I love the idea of Web 2.0 – I jumped on the social networking bandwagon at a fairly early stage getting involved with AOL’s attempt to compete with myspace with its AIM pages. Its great that people with shared interests can join a network and interact with each other in a way that couldn’t be done before.
And I currently maintain profiles at LinkedIn, flickr, facebook & twitter, youtube, picasa, pprune.org and SSC. These profiles I can handle quite nicely along with my own hobby sites and various shopping websites that I use. I have always argued that privacy concerns can be managed quite simply by starting out with the least info available to the public, then opening up the parts of your profile that you are happy to have seen. Also, I’ve always tended to keep my professional profile separate from my personal one so that I can really switch off when I have downtime.
Yesterday however I logged on to my GMail account and was offered the opportunity to sign up to Buzz. I clicked [Yes, sign me up] and shortly after I felt the first inkling that I have gone as far as I am willing to. I noticed that Google had kindly placed everyone in my GMail contacts list in my Buzz “Following” list and I dare say that those people following me hadn’t actively chosen to do so either. A shiver ran down my spine as I saw that work colleagues could see who my private contacts were, and that private contacts could see my other friends even though I may not want them knowing who I talk to on a regular basis.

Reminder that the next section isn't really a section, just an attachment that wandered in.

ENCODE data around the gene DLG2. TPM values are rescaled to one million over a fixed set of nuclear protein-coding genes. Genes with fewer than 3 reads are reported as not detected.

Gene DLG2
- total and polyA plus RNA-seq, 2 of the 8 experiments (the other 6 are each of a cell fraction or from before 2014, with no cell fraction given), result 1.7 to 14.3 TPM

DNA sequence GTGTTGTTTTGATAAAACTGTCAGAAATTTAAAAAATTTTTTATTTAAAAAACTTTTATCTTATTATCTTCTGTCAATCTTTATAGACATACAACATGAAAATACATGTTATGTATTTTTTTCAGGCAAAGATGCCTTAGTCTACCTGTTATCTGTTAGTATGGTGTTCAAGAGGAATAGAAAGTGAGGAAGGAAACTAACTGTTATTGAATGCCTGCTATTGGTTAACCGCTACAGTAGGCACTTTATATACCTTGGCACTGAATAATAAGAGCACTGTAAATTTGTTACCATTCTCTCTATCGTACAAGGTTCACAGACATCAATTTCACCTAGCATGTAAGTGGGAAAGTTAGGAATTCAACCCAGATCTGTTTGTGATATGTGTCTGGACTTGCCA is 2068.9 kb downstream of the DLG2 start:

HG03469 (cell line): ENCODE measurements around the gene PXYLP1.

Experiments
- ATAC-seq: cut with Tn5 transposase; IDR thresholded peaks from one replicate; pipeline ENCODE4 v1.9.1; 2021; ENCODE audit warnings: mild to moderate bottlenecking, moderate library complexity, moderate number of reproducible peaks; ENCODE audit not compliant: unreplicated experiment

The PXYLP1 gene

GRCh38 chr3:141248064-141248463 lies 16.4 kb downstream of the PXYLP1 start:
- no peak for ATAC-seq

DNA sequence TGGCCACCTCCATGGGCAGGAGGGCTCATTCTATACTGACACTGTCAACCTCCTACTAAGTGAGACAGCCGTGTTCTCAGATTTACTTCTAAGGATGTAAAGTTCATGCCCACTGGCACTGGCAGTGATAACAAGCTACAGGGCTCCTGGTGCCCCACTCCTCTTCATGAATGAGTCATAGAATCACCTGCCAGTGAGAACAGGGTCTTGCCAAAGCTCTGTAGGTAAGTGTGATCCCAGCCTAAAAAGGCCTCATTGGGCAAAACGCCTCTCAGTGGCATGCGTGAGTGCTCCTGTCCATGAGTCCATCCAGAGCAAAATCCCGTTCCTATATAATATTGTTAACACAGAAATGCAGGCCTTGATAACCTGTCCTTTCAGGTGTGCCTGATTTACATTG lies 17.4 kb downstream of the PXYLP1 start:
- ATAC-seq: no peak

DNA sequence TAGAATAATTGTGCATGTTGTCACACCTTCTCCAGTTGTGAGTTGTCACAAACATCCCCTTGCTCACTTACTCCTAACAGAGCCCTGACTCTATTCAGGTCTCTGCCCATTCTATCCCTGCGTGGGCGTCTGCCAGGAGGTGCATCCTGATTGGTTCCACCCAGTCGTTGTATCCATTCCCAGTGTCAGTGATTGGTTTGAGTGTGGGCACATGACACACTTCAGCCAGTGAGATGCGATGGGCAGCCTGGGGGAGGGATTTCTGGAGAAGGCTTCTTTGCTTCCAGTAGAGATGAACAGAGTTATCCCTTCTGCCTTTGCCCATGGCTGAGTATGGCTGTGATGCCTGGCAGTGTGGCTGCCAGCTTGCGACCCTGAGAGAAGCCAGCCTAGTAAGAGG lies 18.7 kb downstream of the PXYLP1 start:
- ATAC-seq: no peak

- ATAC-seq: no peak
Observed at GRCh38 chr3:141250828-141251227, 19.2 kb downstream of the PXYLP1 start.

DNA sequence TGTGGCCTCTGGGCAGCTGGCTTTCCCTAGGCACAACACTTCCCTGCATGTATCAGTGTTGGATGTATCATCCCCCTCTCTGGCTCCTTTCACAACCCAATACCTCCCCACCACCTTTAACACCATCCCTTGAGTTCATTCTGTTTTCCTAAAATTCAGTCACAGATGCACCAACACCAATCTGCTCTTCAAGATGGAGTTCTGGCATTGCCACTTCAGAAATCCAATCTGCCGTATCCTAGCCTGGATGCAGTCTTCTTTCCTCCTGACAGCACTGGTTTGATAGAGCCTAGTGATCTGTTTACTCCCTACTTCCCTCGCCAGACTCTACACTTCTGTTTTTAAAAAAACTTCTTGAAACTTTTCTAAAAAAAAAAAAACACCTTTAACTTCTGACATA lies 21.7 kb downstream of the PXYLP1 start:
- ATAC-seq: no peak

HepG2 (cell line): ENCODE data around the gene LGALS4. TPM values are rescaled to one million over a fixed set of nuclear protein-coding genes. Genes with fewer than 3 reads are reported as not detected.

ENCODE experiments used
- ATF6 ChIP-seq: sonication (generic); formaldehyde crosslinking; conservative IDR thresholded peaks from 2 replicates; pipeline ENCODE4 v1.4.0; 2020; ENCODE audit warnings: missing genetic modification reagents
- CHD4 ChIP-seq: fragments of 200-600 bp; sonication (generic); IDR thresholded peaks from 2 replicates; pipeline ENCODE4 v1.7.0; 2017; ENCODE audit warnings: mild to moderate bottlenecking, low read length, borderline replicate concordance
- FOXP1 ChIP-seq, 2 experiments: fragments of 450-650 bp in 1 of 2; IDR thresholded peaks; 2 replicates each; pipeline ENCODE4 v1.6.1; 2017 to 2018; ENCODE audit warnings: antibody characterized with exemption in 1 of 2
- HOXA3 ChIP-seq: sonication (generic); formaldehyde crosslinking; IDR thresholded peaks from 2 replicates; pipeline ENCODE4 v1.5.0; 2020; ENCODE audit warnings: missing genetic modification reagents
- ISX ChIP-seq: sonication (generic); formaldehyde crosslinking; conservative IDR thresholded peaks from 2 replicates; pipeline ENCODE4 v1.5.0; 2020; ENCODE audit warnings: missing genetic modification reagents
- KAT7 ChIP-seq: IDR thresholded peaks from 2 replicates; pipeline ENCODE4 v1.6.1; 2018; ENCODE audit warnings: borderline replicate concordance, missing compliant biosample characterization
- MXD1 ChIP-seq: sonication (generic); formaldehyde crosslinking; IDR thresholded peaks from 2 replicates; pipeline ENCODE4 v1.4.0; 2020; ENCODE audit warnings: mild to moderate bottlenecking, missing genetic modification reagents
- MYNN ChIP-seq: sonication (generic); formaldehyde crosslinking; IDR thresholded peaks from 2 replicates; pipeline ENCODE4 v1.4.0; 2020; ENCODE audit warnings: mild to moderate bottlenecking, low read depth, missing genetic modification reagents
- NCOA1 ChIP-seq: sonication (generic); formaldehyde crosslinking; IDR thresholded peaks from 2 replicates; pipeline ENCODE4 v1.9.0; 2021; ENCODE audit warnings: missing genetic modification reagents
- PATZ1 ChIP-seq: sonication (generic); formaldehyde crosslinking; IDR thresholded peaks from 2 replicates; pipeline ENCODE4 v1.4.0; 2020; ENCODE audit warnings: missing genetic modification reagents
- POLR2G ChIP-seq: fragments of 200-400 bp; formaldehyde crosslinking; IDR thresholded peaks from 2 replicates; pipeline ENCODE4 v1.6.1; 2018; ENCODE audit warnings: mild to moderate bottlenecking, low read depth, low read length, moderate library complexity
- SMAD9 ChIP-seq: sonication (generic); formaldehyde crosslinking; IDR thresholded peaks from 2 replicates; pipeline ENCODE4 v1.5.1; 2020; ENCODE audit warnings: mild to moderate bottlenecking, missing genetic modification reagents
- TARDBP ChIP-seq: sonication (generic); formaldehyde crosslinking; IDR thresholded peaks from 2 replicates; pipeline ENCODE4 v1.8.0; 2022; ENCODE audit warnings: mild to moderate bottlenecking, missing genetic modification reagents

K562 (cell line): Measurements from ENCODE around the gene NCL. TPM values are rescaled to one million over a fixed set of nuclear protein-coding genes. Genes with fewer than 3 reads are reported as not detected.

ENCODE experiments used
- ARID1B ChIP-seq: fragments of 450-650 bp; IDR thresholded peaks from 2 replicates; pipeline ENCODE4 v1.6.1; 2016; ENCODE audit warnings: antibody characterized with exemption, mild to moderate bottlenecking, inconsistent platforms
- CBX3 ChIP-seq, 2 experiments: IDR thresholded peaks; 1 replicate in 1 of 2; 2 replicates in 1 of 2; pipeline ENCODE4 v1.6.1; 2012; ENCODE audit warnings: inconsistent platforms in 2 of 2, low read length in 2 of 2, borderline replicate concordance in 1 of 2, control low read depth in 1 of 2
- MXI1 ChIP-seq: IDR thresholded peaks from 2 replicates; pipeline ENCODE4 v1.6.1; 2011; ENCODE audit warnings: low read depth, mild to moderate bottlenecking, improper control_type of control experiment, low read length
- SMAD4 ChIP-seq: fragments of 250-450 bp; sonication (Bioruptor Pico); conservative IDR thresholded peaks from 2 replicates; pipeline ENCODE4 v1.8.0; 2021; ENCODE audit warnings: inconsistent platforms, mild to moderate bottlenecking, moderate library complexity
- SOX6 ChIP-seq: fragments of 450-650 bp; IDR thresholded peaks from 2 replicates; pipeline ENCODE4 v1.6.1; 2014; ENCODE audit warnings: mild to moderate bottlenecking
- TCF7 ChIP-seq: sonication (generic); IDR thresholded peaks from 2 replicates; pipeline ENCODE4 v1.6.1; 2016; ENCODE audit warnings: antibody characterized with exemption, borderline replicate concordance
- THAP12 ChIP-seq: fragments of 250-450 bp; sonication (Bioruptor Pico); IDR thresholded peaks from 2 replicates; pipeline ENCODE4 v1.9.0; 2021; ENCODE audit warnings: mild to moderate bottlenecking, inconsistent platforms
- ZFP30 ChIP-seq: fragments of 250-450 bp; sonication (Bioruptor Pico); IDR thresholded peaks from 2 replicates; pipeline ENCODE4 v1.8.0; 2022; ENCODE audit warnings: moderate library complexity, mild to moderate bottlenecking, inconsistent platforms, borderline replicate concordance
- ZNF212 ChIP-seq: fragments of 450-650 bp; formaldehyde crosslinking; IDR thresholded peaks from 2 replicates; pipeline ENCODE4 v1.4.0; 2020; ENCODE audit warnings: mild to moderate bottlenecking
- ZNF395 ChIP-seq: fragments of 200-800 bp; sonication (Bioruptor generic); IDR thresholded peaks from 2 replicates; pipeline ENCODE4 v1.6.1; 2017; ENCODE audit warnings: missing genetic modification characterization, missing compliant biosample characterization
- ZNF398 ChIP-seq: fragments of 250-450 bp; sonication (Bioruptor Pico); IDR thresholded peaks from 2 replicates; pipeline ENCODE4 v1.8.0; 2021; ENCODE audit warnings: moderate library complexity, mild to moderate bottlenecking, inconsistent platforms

Underneath the fresh looking Buzz is a clever piece of engineering which impresses me in many ways as an IT and database professional. I won’t be taking part in the latest evolution of the social network though. I think the concerns that have been highlighted here are valid. By default it should be assumed that identities online are kept private unless users have clearly opted to open them up to the public. These issues are issues that if not resolved will lead to a Buzz backlash.
There is a particular resonance here in the UK, since the government has been working on an identity database to be made available to various (many) agencies including Health, Social, Passport and Police Services. Having so much data held by one organisation is a scary proposition.
In the meantime, I’m switching off Buzz and coming up for air…